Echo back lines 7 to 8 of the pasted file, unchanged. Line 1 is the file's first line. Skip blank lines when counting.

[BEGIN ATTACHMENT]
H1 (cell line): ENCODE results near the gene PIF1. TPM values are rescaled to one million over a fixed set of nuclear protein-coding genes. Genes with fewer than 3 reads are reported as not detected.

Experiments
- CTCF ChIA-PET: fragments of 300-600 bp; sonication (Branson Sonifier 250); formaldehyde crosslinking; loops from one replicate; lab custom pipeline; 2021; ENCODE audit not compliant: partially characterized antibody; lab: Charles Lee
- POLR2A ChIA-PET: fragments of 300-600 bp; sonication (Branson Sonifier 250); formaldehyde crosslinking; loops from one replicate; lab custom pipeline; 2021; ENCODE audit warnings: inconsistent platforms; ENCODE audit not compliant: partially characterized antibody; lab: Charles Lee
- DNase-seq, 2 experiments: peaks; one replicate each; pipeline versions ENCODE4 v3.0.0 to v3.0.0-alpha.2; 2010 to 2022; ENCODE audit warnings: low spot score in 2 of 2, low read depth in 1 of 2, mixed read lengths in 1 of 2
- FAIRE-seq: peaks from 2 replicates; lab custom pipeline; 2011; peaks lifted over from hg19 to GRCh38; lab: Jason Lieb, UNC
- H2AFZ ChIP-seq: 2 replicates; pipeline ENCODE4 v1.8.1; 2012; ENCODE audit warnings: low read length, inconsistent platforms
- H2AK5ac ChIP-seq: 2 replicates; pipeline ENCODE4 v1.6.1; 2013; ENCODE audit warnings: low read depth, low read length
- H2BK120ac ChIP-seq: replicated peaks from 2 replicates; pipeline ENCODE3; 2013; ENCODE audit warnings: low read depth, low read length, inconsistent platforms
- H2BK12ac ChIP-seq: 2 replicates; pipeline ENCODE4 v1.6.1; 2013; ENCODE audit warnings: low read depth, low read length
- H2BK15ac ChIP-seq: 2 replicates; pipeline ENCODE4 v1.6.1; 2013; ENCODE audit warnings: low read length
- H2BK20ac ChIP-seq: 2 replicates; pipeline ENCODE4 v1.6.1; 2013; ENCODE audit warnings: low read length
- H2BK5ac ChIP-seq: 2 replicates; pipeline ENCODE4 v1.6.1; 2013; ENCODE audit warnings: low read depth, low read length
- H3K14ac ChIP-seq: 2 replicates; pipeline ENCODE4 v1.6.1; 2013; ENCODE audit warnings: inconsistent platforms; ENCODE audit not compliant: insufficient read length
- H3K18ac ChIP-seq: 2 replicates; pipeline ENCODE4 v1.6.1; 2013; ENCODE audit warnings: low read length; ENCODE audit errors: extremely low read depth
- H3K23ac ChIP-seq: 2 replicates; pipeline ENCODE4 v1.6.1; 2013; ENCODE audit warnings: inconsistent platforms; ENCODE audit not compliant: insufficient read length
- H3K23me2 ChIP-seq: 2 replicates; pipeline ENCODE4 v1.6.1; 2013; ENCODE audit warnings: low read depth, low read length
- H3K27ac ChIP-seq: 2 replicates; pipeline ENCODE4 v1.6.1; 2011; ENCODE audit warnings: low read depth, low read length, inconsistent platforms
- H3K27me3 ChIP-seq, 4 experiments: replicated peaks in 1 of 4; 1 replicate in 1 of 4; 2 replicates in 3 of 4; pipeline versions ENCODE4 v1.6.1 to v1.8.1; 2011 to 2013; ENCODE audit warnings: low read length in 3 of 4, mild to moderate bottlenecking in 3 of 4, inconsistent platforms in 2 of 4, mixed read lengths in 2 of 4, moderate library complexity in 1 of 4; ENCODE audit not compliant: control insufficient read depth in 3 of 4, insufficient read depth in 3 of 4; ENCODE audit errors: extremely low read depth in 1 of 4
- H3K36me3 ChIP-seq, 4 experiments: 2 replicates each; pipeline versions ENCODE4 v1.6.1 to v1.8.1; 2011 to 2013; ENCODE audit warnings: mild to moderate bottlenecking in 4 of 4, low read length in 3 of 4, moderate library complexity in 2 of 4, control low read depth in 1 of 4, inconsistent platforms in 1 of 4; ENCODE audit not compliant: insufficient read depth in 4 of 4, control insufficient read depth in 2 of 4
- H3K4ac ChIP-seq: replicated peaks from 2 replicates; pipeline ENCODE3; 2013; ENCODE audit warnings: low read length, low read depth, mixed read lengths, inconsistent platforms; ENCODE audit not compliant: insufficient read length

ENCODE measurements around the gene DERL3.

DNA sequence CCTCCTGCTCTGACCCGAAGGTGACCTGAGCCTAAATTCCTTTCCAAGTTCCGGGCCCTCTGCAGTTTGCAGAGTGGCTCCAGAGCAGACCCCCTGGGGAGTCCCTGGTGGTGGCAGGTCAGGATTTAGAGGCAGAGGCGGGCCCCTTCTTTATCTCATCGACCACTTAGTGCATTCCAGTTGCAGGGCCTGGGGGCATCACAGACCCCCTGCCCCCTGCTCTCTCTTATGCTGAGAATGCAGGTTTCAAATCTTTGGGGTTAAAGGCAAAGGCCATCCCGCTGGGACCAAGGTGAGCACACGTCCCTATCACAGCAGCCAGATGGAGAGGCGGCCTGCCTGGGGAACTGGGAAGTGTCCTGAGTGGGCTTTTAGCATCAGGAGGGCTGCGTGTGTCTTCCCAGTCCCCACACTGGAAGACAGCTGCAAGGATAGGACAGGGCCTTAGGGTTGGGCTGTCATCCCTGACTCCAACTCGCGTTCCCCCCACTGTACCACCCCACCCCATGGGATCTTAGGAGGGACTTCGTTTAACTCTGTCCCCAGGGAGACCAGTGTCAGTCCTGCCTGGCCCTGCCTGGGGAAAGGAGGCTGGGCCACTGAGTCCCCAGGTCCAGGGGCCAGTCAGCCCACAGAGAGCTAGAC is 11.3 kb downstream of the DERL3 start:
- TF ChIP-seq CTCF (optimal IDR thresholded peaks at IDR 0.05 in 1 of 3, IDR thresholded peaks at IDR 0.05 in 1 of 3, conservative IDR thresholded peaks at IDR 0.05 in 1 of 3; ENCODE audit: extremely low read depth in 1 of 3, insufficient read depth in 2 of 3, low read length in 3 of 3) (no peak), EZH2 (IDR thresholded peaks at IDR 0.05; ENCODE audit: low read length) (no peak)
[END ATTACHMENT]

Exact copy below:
- H2AFZ ChIP-seq: 2 replicates; pipeline ENCODE4 v1.8.1; 2012; ENCODE audit warnings: low read length, inconsistent platforms
- H2AK5ac ChIP-seq: 2 replicates; pipeline ENCODE4 v1.6.1; 2013; ENCODE audit warnings: low read depth, low read length